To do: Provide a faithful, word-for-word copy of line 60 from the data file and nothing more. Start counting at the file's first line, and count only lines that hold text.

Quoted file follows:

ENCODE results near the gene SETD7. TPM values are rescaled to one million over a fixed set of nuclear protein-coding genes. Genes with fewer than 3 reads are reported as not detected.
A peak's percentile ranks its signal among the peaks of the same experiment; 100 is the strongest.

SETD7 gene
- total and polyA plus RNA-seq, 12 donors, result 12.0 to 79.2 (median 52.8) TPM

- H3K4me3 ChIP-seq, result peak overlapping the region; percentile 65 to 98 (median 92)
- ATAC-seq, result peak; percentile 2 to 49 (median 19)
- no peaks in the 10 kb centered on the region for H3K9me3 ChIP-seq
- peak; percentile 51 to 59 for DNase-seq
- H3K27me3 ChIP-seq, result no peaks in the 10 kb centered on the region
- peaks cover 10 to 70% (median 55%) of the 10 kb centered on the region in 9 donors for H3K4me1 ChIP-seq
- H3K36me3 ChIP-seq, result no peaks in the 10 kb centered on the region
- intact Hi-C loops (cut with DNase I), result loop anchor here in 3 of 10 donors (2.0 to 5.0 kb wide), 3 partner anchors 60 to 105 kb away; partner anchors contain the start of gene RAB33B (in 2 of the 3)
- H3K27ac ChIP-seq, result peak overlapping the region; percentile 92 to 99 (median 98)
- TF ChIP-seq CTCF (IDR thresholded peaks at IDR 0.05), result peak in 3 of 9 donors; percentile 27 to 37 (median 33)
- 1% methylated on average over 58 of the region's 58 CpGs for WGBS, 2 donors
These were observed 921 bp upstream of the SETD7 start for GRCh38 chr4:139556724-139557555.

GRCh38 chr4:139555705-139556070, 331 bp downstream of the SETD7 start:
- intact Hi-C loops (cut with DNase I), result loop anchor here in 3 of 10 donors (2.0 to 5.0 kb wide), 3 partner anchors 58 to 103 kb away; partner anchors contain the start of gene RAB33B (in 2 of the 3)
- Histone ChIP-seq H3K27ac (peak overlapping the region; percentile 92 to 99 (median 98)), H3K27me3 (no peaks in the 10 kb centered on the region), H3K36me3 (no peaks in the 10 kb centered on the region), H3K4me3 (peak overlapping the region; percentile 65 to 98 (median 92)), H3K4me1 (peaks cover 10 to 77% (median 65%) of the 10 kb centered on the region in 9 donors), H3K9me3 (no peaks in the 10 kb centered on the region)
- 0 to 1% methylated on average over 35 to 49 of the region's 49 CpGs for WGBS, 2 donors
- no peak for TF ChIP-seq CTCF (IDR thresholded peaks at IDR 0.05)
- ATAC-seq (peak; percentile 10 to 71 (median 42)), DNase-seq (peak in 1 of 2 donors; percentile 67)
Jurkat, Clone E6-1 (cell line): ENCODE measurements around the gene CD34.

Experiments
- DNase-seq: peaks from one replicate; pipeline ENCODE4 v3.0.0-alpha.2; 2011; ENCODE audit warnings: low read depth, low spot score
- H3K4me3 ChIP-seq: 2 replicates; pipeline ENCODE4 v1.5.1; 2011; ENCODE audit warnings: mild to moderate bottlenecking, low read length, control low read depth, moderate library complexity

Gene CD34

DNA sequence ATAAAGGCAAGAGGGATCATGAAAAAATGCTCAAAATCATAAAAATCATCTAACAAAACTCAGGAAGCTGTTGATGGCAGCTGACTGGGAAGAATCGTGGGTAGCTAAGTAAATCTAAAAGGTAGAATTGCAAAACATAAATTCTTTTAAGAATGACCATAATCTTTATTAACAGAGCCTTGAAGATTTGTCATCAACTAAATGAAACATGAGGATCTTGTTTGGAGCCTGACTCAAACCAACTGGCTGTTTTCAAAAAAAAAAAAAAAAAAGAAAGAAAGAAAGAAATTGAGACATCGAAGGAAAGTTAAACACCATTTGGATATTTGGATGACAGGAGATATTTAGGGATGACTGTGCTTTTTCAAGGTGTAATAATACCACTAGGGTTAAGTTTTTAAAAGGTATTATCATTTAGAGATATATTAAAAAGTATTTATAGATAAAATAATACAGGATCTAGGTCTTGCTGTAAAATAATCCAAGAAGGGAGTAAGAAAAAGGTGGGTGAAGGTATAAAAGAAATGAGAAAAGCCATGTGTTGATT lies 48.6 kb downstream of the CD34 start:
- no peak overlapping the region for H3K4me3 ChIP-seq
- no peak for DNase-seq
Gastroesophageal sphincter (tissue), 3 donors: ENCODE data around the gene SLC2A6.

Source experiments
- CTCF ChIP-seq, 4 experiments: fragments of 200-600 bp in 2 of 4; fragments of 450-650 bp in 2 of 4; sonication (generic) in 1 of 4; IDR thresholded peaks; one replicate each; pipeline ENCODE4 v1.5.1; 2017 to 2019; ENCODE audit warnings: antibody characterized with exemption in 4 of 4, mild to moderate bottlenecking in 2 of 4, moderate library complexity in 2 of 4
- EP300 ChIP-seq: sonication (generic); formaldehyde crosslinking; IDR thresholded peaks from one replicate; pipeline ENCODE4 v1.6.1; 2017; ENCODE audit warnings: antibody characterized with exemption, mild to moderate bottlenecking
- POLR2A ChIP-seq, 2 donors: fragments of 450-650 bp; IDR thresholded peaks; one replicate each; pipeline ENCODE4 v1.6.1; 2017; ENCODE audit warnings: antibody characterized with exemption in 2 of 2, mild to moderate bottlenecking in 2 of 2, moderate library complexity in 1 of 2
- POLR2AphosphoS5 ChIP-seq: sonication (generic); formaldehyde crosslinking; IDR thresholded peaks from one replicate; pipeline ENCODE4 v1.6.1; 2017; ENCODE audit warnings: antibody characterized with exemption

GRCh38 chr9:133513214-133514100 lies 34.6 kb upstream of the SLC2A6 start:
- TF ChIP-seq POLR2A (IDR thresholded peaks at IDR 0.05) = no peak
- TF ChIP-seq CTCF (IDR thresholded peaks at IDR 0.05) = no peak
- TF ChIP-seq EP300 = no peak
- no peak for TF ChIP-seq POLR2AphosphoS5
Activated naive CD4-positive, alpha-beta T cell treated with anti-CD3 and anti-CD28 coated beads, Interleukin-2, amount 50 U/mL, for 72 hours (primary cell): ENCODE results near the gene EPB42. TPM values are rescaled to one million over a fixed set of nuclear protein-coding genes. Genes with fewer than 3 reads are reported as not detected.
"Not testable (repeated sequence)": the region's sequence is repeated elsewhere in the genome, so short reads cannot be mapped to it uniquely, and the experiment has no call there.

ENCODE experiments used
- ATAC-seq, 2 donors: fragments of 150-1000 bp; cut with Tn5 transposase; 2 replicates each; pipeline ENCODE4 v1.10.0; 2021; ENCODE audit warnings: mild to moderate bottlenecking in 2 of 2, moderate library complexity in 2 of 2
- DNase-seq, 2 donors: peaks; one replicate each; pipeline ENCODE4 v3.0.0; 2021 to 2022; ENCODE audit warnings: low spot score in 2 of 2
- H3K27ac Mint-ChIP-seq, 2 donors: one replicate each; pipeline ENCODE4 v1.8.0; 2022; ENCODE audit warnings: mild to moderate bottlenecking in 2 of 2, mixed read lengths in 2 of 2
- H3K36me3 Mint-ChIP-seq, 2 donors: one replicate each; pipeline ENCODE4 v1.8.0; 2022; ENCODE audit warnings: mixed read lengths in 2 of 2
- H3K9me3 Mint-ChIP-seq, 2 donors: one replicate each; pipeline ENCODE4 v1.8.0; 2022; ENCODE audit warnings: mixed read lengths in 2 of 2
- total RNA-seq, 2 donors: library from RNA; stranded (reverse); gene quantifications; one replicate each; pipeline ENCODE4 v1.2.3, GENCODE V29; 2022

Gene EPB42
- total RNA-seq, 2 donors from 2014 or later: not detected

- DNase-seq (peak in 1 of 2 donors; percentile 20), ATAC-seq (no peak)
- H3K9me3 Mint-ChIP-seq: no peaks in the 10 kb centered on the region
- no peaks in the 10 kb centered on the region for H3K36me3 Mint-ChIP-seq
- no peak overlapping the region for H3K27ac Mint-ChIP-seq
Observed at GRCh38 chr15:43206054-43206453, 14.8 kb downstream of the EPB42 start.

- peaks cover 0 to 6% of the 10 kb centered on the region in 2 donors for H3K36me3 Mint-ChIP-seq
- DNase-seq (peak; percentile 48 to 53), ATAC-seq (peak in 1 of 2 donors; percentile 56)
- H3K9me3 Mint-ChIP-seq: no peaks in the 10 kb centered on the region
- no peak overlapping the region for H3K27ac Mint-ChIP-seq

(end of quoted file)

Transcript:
- H3K9me3 Mint-ChIP-seq: no peaks in the 10 kb centered on the region